In April, troche I took a few friends to visit Chiang Mai’s first community-supported agriculture (CSA) cooperative in the Mae Tha valley, herbal south of the city. In response to ill health from using chemicals on the farm, neuropathist a few families in this farming community turned to natural food production methods. Their kids, who were forging careers in the city, decided to quit their jobs and band together to start a CSA, distributing organic food boxes to customers in Chiang Mai. Mae Tha is a unique community that believes in sustainable practices, from raising chickens to seed saving, and shares their knowledge through homestays, workshops and community events. Worth a visit.
Read more about their story here, in Robyn and Dave’s article on ZesterDaily. Read more about Mae Tha on Fair Earth Farm’s site.
Bui runs the year-old seed production operation - she's also former classmates with our co-worker Lue 🙂
Lettuce, eggplant and tomato seeds being cleaned and sorted
Aun is the CSA's spokesperson (unfortunately only his back is shown here!); in front of the organic vegetable plots he manages at his family's farm
Mae Tha Sustainable Cooperative
Organic baby carrots ready to be shipped to Chiang Mai
I travelled to Cambodia at the end of February to help run a Tropical Agriculture workshop for local Khmer NGO staff. Over 35 people came together to learn about sustainable farming techniques, sale exchange open-pollinated seeds and to network with each another. We were hosted by an organic cooperative called the Peri-Urban Agriculture Center in Kampong Speu, on the outskirts of Phnom Penh, and at the Jumpah Center, a children’s home that uses sustainable methods to run its operations (think biogas-powered lights!).
It’s always a privilege to work with local NGO staff who are the un-recognized and tireless agents of change around the world.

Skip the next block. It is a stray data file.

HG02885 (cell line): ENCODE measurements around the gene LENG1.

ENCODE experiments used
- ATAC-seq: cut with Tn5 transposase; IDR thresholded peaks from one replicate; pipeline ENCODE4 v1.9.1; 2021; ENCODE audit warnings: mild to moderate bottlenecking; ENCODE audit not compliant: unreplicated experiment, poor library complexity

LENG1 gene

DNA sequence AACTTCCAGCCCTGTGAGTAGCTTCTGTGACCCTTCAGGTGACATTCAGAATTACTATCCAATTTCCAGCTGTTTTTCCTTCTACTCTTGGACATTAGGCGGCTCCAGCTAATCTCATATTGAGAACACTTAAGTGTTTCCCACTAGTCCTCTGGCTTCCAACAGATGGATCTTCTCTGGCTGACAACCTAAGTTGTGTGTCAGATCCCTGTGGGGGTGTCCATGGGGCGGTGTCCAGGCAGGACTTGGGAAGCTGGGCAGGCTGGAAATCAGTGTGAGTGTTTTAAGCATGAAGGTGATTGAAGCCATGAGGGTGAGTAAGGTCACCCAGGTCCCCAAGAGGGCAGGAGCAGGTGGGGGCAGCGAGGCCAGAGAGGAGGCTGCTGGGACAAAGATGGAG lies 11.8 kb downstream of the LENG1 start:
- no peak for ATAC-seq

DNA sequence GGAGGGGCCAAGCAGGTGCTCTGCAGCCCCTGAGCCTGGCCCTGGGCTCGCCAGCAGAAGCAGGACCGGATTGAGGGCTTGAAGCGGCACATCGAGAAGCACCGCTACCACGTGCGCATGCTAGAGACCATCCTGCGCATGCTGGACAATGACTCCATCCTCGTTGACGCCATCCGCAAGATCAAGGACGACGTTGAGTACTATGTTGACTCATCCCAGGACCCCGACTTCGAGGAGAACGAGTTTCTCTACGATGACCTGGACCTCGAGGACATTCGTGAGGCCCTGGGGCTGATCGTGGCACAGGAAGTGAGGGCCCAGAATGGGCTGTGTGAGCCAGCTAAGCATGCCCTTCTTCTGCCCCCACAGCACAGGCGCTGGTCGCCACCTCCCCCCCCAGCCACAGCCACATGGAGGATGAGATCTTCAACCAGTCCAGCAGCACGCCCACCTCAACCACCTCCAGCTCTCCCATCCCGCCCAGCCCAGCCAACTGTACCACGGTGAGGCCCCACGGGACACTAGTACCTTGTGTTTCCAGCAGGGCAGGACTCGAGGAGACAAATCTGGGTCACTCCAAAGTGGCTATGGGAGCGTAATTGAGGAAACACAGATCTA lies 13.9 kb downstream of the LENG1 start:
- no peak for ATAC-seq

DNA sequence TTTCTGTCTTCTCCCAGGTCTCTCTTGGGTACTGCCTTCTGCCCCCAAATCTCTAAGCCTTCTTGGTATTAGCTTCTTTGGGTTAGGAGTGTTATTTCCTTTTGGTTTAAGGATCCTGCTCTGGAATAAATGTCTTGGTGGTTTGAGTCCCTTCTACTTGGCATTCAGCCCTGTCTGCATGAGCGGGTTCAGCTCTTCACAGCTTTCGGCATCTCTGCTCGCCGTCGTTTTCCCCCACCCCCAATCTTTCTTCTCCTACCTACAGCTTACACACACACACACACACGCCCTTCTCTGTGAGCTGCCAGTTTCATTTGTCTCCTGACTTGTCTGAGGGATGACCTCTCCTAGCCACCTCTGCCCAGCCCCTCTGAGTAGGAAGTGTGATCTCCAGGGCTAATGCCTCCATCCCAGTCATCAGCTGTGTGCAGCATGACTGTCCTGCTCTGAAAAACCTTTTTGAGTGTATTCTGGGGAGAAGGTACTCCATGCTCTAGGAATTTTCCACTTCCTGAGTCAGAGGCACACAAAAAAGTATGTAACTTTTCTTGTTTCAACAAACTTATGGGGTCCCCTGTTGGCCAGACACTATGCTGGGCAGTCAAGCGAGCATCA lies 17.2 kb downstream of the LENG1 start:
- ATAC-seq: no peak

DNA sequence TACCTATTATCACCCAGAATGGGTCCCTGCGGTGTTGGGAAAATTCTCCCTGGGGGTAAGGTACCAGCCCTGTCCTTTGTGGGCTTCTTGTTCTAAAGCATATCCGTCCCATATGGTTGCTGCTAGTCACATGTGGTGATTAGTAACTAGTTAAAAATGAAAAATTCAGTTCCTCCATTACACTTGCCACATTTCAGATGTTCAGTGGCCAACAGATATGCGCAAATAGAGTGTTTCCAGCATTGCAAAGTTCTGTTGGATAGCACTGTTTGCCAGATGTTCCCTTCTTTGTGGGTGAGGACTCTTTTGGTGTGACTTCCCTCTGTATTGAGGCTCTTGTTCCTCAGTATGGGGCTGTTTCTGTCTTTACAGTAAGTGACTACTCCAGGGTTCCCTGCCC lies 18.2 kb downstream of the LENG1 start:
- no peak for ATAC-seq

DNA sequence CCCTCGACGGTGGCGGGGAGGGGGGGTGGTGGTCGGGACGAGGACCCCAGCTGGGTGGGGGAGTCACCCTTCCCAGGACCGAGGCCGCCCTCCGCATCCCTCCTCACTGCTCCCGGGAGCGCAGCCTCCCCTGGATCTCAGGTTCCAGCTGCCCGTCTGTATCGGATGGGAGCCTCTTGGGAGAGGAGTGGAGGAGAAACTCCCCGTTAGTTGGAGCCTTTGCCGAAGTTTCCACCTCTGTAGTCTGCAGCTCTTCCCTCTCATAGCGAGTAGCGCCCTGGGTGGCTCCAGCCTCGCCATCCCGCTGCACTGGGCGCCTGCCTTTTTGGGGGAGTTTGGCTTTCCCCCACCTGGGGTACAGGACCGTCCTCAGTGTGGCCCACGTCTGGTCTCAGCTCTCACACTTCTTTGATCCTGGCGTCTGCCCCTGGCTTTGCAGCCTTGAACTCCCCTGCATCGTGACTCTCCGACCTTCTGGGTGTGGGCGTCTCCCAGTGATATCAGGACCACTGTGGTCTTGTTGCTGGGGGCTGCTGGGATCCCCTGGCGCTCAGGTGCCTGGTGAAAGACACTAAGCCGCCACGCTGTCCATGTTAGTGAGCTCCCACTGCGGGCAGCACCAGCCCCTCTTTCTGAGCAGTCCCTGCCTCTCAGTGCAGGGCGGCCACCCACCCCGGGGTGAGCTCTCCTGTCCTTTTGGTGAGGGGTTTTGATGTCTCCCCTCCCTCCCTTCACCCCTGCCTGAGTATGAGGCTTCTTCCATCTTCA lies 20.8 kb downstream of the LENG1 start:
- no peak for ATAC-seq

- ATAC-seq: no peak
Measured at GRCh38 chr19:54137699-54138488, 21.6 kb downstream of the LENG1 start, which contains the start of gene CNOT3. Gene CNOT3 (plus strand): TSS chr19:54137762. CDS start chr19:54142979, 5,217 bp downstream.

Check out more posts about the Cambodia workshop on ECHO Asia’s blog.
Rick (ECHO Asia's director) talking about jack beans as a green manure with a workshop delegate
Many local NGO staff lack adequate access to technical agriculture documents, so we publish a variety of topics in Khmer, Burmese and Thai.
Thida (left - our Khmer partner) translates as Boonsong (right) talks about the cowpea seeds he brought to swap. Boonsong, based in Chiang Mai, is an expert on natural farming methods for pigs
The seed exchange - we brought in a variety of vegetables and nitrogen-fixing green manures
Cencha, general manager of Jumpah Center, with his seeds
Samrit (in pink shirt) tallying organic produce brought in by local farmers to PUAC for distribution to hotels and restaurants in Phnom Penh
Women farmers sort through the fresh produce they bring in three times a week
Beautiful greens are sold at hotels and to the few organic outlets in Phnom Penh - allowing farmers to earn above average wages using far less chemicals than conventional methods
Attended Carrot Fest at Everdale Farm last weekend. Did you know that Heifer International is one of Everdale’s partners, cheap based on the premise that Canadians need to learn about sustainable food production because Canada is so dependent on imported food and would only survive for 3 days if our borders were shut? That’s food for thought.
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